By Admire Mavolwane
AS the curtain came down last week, investors were torn between being joyful or descending into a sombre mood. In the first instance, the stalemate in the share market had been resolved a
nd trading on the Zimbabwe Stock Exchange had resumed on Thursday.
This piece of good news was delivered on the eve of a crucial International Monetary Fund (IMF) board meeting.
Trading on the bourse resumed after stakeholders had reached a compromise on the modus operandi of calculating both the withholding tax on capital gains as well as the prescribed assets’ ratios.
We hope the same spirit shown in this instance will be demonstrated in the wider economy as the nation tries to overcome the multitude of problems currently afflicting it. Sanity should always prevail in the end.
The reversion to book value in the enumeration of prescribed assets removed the ominous dark cloud that had been hanging over the market since the Minister of Finance delivered his mid-term fiscal policy review statement.
One would expect investors to eventually get acquainted with the idea of parting with 5% of their gross sale proceeds much in the same manner all and sundry came to embrace the National Social Security Authority (NSSA) subscriptions and the Aids levy.
The fact that one would have to visit the Zimra offices for capital gains rebates is, at this point in time, another bridge that will have to be crossed later.
The deferment of the implementation date to October 1 meant that when trading started, these issues would not initially feature in the here-and-now calculations of equity investors. Rather, catching up on the July inflation figures, taking positions ahead of the release of the August CPI figures, as well as recovering lost ground would be of paramount importance.
As a result of this buying appetite, during the five days to Wednesday the industrial index had experienced an unprecedented level of buoyancy, advancing by 14,18% and actually recording a historic high of 4 744 675,15 points on Tuesday.
The IMF board by a close vote of 42,42%:37,54%, gave the country a stay of execution for another six months. However, general consensus prior to the vote was that the country would not be expelled especially after the US$120 million payment which was accompanied by plenty of well-rehearsed pleading and lobbying.
In the final analysis, the closeness of the vote highlights the importance of the 18,04% abstentions. One can’t help but recall the controversial abstention by an Oceania Football Confederation representative Charles Dempsey during the July 2000 Fifa vote – this decision, or lack thereof, handed Germany the right to host the 2006 Football World Cup.
The fact that the guillotine has not been dropped and is still suspended above whilst our head remains on the block means we have lived to fight another battle in six months’ time. Maybe we will have the proverbial nine lives?
The stock market seems to have discounted the IMF vote with the index gaining a whopping 11,95% on the Friday of the vote, the highest one-day gain since January.
The heroes of the period were the big caps stocks Old Mutual, Innscor and Meikles which all gained a hefty 33% whilst Delta put on 20%.
The tame August inflation figure, which shows an unbelievably low month-on-month increase in prices of just 8,3% and is 10,3 percentage points above the July annual figure, proved to be the anti-climax. This has seen investors crystallising their five-day gains by taking profits.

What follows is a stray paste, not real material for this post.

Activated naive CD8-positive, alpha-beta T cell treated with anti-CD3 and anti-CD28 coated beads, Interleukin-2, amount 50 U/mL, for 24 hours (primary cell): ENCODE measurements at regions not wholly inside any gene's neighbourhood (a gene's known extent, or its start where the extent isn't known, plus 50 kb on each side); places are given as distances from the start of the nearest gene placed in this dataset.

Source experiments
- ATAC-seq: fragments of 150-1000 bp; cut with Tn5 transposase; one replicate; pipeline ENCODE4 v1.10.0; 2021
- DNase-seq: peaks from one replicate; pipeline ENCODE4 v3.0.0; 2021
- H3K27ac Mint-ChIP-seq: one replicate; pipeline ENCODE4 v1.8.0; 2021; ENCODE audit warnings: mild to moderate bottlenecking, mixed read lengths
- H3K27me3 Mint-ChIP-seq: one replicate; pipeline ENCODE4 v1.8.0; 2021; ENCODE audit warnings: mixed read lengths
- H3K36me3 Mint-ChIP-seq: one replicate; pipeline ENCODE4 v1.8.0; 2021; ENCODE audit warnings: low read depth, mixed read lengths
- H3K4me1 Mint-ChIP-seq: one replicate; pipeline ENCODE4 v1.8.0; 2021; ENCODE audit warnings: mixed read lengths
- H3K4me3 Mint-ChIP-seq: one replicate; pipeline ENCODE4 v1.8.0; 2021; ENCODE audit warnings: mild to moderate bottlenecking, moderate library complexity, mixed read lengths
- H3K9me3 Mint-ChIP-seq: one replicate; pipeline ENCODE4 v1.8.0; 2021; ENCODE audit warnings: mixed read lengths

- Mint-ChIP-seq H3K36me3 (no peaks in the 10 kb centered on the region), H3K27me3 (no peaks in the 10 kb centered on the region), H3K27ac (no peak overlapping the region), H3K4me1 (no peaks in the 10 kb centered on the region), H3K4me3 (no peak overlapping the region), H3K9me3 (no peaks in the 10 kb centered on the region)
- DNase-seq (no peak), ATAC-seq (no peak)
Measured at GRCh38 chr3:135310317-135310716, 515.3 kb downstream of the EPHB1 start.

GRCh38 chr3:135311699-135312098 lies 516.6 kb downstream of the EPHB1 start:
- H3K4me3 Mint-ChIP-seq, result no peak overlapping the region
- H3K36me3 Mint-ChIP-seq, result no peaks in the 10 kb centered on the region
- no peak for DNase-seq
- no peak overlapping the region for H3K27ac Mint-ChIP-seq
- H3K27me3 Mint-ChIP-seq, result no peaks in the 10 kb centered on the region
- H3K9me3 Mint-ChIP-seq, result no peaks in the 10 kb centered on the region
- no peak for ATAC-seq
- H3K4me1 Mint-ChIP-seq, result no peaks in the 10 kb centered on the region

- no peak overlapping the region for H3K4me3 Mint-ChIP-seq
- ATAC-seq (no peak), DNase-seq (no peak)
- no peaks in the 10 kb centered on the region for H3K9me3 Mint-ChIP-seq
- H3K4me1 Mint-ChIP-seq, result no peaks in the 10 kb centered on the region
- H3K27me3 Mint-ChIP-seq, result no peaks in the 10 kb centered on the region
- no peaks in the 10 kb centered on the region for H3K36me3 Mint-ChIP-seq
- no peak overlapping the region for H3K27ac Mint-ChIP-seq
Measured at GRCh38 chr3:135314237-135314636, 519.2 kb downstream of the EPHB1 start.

The Herald, though, quotes the director-general as having said that the August inflation figures have not captured the adjustments in the exchange rates and the fuel prices as well as the concomitant price increases that normally follow increases in these variables.
The director is said to have further hinted that “September figures could give a totally different picture..”
In the meantime, corporate results have continued to flow into the market. This week, we focus on the full year to June 30 numbers from Border and Radar. Baboons, debt and forest fires have proved to be the recurring nemesis for Border.
Turnover grew by an impressive and above-inflation 276% to $165,3 billion as operating margins surged ahead to 32% on the back of price increases in both the export and domestic markets.
Consequently, operating profits increased by a commendable 427% to $52,2 billion.
However, almost three quarters of these earnings were used to fund finance charges of $38,4 billion. This meant that shareholders were able to lay claim to only $10,5 billion, 46% of what was attributable to them in the prior year.
The results of Radar mirrored those of subsidiary Border with impressive top line and operating margin performances all coming to nought after interest charges.
Having achieved sales growth of 243% to $254,4 billion and a 328% increase in operating profits to $65,1 billion, spurred on by a six percentage points increase in margins to 26%, $49 billion again went to the bankers. Shareholders were left holding a paltry $7,3 billion compared with $16,6 billion in 2004.
A notable feature of the Border results is the pessimism of the commentary and operational review. Rather than focus on the above-inflation growth rates in sales, the pleasing increase in operating margins and profits or the underlying causes of such a performance, the commentary instead focused on perennial themes – the problems of fires and baboons.
Whilst it is important to enlighten shareholders about the threats and challenges that the group is facing and has managed to surmount, we are of the opinion that shareholders do, from time to time, deserve a dose of positive and encouraging news especially when the numbers reflect a not-so-dire picture.